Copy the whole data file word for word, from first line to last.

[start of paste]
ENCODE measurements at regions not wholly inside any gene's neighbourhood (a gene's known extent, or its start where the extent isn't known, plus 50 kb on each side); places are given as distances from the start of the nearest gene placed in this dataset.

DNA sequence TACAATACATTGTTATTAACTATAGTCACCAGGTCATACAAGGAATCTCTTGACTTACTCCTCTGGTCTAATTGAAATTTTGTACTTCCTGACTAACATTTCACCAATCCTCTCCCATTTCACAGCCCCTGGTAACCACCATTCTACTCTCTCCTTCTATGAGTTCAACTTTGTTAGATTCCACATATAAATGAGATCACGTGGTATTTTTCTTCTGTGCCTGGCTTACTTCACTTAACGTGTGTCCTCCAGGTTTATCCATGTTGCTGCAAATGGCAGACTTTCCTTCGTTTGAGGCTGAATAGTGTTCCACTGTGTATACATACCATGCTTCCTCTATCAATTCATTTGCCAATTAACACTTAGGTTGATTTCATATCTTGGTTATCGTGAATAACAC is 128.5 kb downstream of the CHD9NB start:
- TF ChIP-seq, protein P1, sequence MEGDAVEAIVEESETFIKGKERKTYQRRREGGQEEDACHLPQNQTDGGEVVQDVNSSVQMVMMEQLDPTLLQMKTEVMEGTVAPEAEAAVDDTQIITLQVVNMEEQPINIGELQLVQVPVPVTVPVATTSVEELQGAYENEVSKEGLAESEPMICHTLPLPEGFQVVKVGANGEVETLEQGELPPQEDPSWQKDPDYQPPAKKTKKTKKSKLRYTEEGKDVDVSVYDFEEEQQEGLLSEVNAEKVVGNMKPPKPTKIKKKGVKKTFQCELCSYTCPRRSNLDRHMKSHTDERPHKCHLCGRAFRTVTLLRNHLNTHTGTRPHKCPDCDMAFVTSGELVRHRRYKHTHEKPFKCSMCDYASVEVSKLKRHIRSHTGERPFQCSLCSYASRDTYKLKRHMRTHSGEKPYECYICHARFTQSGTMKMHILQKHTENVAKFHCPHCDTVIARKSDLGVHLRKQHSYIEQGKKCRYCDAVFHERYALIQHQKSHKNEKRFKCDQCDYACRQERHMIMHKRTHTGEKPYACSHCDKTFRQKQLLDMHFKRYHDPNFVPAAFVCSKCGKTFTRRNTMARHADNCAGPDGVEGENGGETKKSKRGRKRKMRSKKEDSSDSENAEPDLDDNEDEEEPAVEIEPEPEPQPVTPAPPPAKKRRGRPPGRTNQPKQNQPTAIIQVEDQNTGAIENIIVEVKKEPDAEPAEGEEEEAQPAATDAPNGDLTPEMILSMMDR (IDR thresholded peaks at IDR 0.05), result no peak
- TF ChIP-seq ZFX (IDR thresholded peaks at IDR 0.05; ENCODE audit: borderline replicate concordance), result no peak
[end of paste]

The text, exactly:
ENCODE measurements at regions not wholly inside any gene's neighbourhood (a gene's known extent, or its start where the extent isn't known, plus 50 kb on each side); places are given as distances from the start of the nearest gene placed in this dataset.

DNA sequence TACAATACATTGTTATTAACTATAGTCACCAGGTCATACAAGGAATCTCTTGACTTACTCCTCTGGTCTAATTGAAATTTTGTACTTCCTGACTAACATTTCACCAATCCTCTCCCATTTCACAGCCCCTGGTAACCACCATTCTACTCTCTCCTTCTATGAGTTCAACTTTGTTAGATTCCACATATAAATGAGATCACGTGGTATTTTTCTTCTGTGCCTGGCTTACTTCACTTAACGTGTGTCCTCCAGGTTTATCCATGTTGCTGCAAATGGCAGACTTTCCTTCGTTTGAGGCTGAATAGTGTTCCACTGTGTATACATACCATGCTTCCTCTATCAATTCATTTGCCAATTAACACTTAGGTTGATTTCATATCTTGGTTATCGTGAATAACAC is 128.5 kb downstream of the CHD9NB start:
- TF ChIP-seq, protein P1, sequence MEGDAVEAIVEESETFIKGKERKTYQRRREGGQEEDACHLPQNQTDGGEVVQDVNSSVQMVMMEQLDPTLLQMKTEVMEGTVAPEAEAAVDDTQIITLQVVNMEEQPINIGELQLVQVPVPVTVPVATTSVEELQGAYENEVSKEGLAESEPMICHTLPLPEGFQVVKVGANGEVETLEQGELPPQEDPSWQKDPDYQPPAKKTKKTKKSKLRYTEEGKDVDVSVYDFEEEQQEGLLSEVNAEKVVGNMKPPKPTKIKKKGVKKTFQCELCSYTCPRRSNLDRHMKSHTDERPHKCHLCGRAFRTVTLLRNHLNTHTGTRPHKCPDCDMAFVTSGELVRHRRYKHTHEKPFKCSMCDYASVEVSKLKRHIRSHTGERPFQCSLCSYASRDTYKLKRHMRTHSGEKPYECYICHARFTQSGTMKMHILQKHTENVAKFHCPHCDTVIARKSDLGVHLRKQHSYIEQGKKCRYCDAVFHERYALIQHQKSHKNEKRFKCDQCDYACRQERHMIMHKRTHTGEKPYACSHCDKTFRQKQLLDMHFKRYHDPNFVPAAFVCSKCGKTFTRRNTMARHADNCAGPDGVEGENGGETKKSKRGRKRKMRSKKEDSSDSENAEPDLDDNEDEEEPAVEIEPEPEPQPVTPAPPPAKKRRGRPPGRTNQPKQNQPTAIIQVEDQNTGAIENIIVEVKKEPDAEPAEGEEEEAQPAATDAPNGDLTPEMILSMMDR (IDR thresholded peaks at IDR 0.05), result no peak
- TF ChIP-seq ZFX (IDR thresholded peaks at IDR 0.05; ENCODE audit: borderline replicate concordance), result no peak